|Peter Taqtu Irniq|
|2nd Commissioner of Nunavut|
April 1, 2000 – April 21, 2005
|Prime Minister||Jean Chrétien
|Preceded by||Helen Maksagak|
|Succeeded by||Ann Meekitjuk Hanson|
|MLA for Keewatin Region|
March 10, 1975 – October 1, 1979
|Preceded by||first member|
|Succeeded by||district abolished|
|MLA for Aivilik|
October 5, 1987 – October 15, 1991
|Preceded by||Tagak Curley|
|Succeeded by||James Arvaluk|
August 22, 1947 |
Lyon Inlet near Repulse Bay, Nunavut
Irniq is an Inuit cultural teacher and has lived most of his life in the Kivalliq Region of Nunavut, including Repulse Bay (Naujaat), Coral Harbour (Salliq), Baker Lake (Qamanit'tuaq), Chesterfield Inlet (Igluligaarjuk), Rankin Inlet (Kangiqiniq), and Iqaluit. He has also lived in the Western Arctic (Northwest Territories), Manitoba and Ontario.
Irniq was the executive assistant to the assistant commissioner of the N.W.T. from 1974 to 1975. He was elected to the 1975 Northwest Territories general election and represented the riding of the Keewatin Region for four years. He was the first Inuk to be made assistant regional director for the Department of the Executive in the former Keewatin Region (Kivalliq), 1979 until 1981.
As superintendent of renewable resources, he was the first Inuk to hold this position and encouraged the hiring of Inuit into the department. In 1982, Irniq was appointed the first Speaker of the Keewatin Council, a position he held until 1983. Elected [president of the Keewatin Inuit Association, he served in this capacity for five years.
Irniq was re-elected to the Northwest Territories Legislature in the 1987 general election for the Aivilik electoral district. He ran on a platform of encouraging Inuit to participate at higher levels in employment, education, and business. He ran again in the 1991 general election; however, James Arvaluk defeated him.
He was named the executive director of the Inuit Cultural Institute in 1992. A year later, he became director of communications for Nunavut Tunngavik Incorporated.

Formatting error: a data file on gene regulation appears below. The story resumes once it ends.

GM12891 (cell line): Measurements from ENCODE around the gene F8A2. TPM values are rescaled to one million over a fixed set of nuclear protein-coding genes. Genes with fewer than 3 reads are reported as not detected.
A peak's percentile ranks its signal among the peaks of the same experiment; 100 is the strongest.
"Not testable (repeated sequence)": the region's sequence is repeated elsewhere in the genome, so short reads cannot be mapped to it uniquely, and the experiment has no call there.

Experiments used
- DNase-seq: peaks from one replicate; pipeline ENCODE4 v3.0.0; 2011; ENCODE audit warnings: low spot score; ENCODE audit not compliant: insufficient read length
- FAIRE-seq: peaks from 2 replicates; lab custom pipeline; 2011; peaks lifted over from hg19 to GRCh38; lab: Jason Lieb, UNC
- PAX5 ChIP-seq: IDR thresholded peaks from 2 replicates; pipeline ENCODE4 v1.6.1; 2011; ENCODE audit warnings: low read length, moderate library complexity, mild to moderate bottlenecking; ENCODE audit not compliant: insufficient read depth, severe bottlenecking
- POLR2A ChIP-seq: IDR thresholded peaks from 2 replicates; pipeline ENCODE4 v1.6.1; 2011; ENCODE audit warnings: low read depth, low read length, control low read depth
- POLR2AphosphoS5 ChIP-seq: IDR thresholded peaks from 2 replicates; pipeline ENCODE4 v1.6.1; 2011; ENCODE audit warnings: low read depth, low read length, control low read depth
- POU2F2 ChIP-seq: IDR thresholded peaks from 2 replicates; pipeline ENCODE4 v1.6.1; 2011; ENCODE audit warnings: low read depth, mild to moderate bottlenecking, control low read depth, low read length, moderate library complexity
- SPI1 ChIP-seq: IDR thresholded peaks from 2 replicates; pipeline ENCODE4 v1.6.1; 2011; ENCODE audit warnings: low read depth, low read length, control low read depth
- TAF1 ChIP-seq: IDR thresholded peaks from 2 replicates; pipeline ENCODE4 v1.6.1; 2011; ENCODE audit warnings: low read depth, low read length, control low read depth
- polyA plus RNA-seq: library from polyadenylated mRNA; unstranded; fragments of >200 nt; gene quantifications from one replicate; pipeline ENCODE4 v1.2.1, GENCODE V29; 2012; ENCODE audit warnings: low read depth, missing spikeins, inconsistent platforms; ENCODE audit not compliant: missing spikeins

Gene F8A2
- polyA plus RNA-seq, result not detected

As a member of the Nunavut Implementation Commission, Irniq served on the Communication and Governmental Operations Committees and was a spokesperson for the Commission on Nunavut in Canada and overseas and was active in seeking justice for the former students of the infamous Joseph Bernier residential school in Chesterfield Inlet, who suffered physical and sexual abuse at the hands of school staff.
Irniq was assistant director, Nunavut, Heritage/Culture, Department of Education, Culture and Employment for the Government of N.W.T. where he was responsible for developing culture and heritage programs and services to meet the needs of the new territory of Nunavut, 1997-98. He became deputy minister of Culture, Language, Elders and Youth, 1998-99. His mandate was to be the guardian of traditional Inuit culture and language.
In addition, Irniq writes an Inuit perspective column for the Northwest Territories News/North newspaper.
In 2003, he was made a Commander of the Order of St. John. In 2005, he was appointed to the board of directors of the Canadian Race Relations Foundation. Most recently, he served as a key consultant on the National Film Board of Canada project Unikkausivut: Sharing Our Stories.
- Index I, Rulers web pages, undated, retrieved on 2008-09-03.
- Gurston, Dacks (2009). "Irniq, Peter". The Canadian Encyclopedia > Biography > Commissioners. Historica-Dominion. Retrieved 2009-10-03.
- Canada Gazette, 2003-05-23, Vol. 137, No. 21. Retrieved on 2008-09-03.
- News Release "Appointment to Board of Directors of Canadian Race Relations Foundation", 2005-11-24, retrieved on 2008-09-03.
- "Collaborators". National Film Board of Canada website. Retrieved 2 January 2012.
- Canadian Heraldic Authority (Volume IV), Ottawa, 2001, p. 133
- Government of Nunavut - Biography of Peter T. Irniq
- Participants at the “Nunavut at Five” Policy Symposium
- Peter Irniq's Coat of Arms as Commissioner of Nunavut
|Legislative Assembly of the Northwest Territories|
|MLA Keewatin Region
|Commissioner of Nunavut
Ann Meekitjuk Hanson